Help the Guide Dogs Centre | Guide Dogs NSW/ACT

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09 February, 2016

Help the Guide Dogs Centre

Volunteers Travis Evans and Scott Driver at the Guide Dogs Centre in Glossodia

Volunteers needed for a range of tasks

Fourteen years ago, while pushing himself to pedal a gruelling charity bike ride to raise funds for Guide Dogs NSW/ACT, Scott Driver had a "light bulb moment".

"I thought I would be far better off volunteering to help the organisation out during the other 51 weeks of the year too," the Cherrybrook resident said.

So for the past 14 years, Mr Driver, who learnt about the free services offered by Guide Dogs for people who are blind or vison impaired when his father lost his sight, has given his time to assist in many ways.

From repairing and replacing model Guide Dogs at supermarkets, to serving tea and coffee at events, selling merchandise, letter sorting, packing showbags and driving Gulliver, the world's biggest Guide Dog, Mr Driver has become a jack of all trades for the organisation.

Guide Dogs is urgently seeking more volunteers like Mr Driver to assist the organisation, which provides free services to enable people with impaired vision to get around their communities safely and independently.

In particular, the Guide Dogs Centre at Glossodia is seeking help with administration duties such as filing, scanning, archiving and destruction and to drive puppies from the centre around Sydney.

"As we receive less than 2 per cent of our funding needs from the government, we rely heavily on the generosity of the community. Our volunteers are the lifeblood of our organisation," said Paul Adrian, Guide Dog Services Manager.

Mr Driver said he really enjoys meeting people and hearing their stories while volunteering. "I get a lot of pleasure from speaking with people, learning about their background and listening to their tales. Many of these people I wouldn't have the opportunity to meet outside volunteering," he said.

He has also developed close relationships with other volunteers such as Travis Evans, who also drives Gulliver around the state and helps with merchandising stalls. A police officer of 15 years, he finds great satisfaction in volunteering for Guide Dogs and a good relief from his duties.

Mr Evans decided to help the organisation as a legacy to his grandmother, who was a regular financial contributor to Guide Dogs more than seven years ago.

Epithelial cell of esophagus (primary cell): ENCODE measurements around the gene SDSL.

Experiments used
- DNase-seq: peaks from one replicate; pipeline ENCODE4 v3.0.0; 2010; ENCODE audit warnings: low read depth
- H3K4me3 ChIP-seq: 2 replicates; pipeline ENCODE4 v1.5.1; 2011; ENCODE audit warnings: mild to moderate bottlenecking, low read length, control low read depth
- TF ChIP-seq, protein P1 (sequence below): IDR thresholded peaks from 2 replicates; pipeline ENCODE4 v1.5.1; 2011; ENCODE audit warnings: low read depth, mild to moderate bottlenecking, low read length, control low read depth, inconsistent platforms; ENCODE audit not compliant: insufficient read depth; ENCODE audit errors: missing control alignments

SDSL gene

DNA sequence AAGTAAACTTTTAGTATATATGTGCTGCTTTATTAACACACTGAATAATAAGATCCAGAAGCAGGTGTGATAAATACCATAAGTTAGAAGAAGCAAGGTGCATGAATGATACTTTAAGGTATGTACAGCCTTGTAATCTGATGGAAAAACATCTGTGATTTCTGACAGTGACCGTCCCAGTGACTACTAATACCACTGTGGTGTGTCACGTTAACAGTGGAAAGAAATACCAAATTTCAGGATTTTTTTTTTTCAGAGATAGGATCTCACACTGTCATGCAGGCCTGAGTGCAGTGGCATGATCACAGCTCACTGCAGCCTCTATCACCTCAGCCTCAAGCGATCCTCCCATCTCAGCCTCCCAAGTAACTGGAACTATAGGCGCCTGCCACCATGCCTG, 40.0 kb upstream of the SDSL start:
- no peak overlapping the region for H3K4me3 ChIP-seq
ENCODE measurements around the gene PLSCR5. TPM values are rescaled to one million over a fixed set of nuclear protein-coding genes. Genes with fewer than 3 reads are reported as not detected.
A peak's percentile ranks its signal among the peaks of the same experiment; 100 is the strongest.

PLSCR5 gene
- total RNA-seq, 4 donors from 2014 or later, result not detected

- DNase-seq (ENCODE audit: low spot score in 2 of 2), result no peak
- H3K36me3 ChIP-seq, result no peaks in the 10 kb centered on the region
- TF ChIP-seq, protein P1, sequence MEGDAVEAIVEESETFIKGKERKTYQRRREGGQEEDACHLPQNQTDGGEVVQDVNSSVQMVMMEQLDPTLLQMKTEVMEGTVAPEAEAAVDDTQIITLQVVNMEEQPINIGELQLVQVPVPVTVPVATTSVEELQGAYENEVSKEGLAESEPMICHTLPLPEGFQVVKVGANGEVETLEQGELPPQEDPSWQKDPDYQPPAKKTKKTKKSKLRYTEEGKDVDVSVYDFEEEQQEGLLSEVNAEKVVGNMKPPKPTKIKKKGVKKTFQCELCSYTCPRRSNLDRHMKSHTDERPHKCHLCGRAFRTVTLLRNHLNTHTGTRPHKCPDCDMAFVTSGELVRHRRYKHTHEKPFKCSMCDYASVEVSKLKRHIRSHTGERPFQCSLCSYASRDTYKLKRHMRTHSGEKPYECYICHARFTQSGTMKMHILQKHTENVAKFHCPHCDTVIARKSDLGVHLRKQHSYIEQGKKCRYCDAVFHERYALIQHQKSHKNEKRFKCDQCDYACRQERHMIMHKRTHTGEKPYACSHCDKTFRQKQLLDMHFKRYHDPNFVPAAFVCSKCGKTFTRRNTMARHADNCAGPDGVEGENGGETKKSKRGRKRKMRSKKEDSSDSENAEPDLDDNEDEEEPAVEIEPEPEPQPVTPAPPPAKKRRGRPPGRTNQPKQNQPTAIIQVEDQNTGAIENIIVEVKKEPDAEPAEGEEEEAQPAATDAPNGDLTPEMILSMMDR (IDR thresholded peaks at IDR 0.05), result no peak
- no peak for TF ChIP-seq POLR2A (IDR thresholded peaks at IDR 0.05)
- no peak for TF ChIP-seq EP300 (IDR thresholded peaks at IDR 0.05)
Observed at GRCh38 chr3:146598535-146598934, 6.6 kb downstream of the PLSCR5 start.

Travis Evans helping out at a Guide Dogs merchandise stall

He initially became a volunteer Puppy Raiser, looking after Guide Dog pups in training from eight weeks to 12-14 months. These days, Mr Evans is often found behind the wheel of vehicle towing Gulliver or assisting at events. He has even organised fundraising barbecues at Bunnings.

Both men encouraged those thinking of volunteering to give it a go. "There is a variety of areas you can help with, from office work to assisting with stalls and driving. You will never be bored," Mr Evans said. "And if you are ever in doubt you can always rely on the Guide Dogs staff for help and support."

Mr Evans said he will continue volunteering for the organisation. "I don't think I will ever find a better and more fulfilling charity to work for," he said. "I always feel appreciated by Guide Dogs. It is such a great cause, plus there are puppies!"

"I have also personally witnessed the difference having a Guide Dog has made to close friends I have met who are vision impaired," Mr Evans said.

Over the past year, Guide Dogs NSW/ACT has provided its free services to more than 3,500 people who are blind or have impaired vision. Services include training people with vision loss in how to safely get around using long canes, Guide Dogs and electronic travel aids, such as talking GPS.

There are an estimated 300,000 Australians with uncorrectable vision loss (in 2016), 100,000 of whom live in NSW and the ACT. These figures are predicted to increase by more than 50 per cent by 2030.

"With demand for Guide Dogs, which cost more than $35,000 each to breed, raise and train, and our other services growing due to increasing numbers of people experiencing vision loss, so does our reliance on the public's generosity," Mr Adrian said.

"As such the work of our volunteers is becoming more and more important for raising funds and awareness that vision loss doesn't have to limit a person's independence."

For more information about how you can support Guide Dogs NSW/ACT call 9412 9300 or visit www.guidedogs.com.au